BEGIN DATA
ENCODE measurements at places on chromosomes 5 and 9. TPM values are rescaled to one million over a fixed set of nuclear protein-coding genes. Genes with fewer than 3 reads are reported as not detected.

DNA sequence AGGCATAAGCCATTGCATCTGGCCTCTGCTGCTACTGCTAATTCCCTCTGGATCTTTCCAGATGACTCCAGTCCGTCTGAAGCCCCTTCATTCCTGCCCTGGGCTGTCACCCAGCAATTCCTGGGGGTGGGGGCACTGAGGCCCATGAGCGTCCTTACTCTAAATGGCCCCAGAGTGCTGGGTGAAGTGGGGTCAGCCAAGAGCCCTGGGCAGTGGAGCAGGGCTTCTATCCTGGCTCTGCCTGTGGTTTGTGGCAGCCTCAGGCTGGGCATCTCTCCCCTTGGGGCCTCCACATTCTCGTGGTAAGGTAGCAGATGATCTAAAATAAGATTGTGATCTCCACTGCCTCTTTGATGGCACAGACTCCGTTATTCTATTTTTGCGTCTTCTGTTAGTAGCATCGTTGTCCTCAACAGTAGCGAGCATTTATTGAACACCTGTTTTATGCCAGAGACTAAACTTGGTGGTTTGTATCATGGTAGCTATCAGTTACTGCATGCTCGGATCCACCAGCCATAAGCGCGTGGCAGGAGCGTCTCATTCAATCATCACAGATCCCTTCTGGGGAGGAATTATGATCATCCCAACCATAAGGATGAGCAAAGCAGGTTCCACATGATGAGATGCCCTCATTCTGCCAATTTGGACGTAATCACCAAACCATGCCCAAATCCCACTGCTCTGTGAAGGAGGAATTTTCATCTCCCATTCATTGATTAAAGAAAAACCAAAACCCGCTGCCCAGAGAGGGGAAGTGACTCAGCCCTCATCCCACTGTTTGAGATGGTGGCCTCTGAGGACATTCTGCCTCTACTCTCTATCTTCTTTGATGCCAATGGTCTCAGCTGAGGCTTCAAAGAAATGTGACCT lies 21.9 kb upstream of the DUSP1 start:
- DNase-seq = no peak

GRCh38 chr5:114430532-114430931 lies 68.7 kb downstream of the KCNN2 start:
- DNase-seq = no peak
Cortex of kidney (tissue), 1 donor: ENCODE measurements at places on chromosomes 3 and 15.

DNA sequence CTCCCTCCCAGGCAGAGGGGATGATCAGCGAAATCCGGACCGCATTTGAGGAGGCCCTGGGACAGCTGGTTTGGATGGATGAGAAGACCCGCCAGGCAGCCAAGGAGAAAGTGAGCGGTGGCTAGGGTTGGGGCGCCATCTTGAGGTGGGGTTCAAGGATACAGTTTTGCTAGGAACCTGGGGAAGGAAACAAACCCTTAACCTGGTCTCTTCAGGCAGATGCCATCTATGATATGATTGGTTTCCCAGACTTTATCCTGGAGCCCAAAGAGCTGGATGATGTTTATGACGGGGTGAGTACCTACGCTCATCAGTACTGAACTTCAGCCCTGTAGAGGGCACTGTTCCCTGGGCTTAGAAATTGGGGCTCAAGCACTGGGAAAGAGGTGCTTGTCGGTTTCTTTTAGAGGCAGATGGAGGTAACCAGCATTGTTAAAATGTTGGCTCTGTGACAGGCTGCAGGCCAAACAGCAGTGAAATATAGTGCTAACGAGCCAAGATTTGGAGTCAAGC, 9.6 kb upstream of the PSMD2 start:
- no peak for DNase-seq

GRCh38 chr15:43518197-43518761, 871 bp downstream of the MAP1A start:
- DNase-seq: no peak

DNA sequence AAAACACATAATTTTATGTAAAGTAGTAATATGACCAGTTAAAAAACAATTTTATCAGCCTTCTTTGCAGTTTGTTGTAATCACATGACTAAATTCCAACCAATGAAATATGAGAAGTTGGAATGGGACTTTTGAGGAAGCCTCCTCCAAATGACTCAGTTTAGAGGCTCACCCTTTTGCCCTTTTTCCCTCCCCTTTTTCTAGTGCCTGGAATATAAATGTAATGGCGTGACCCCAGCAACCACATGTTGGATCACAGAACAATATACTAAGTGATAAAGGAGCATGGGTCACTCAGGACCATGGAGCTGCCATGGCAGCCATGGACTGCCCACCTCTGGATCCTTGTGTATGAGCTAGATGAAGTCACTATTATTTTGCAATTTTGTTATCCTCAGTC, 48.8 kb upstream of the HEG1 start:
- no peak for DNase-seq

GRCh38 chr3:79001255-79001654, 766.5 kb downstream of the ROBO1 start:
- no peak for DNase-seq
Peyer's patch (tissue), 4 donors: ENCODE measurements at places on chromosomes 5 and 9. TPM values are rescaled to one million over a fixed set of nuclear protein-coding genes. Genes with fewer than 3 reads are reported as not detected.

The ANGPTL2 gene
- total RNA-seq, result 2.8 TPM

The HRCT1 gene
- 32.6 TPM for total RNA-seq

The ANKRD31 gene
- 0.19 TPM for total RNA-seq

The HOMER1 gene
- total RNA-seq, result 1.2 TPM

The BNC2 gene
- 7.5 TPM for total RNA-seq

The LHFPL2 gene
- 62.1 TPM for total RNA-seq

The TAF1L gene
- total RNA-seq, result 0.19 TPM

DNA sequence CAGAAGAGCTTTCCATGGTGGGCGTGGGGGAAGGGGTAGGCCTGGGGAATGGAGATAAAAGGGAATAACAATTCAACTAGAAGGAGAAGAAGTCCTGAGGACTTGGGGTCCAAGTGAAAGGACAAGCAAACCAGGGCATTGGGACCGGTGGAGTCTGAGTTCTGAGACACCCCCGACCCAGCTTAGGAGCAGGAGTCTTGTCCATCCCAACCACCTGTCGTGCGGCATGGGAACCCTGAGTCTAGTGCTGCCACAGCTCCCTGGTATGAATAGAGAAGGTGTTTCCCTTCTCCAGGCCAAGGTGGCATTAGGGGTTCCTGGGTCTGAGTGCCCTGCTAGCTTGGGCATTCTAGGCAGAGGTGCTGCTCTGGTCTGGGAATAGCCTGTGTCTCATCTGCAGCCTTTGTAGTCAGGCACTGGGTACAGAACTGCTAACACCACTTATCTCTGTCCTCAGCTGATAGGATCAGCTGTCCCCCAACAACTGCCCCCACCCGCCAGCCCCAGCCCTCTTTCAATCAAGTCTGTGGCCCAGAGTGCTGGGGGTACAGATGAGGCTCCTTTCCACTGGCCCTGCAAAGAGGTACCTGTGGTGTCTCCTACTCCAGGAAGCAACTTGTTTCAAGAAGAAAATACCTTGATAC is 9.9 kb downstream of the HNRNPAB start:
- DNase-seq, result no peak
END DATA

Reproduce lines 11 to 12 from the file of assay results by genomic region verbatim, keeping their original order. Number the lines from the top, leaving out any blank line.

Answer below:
DNA sequence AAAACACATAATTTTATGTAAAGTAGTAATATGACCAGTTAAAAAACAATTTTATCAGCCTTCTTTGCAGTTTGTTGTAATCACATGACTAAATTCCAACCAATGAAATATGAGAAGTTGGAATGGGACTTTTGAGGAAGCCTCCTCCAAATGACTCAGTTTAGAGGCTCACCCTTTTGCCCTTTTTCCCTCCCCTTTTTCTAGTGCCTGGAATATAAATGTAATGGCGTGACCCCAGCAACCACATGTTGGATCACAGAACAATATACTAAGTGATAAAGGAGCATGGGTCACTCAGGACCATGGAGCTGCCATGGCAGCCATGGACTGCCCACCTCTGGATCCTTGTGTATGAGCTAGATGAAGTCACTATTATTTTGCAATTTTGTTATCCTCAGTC, 48.8 kb upstream of the HEG1 start:
- no peak for DNase-seq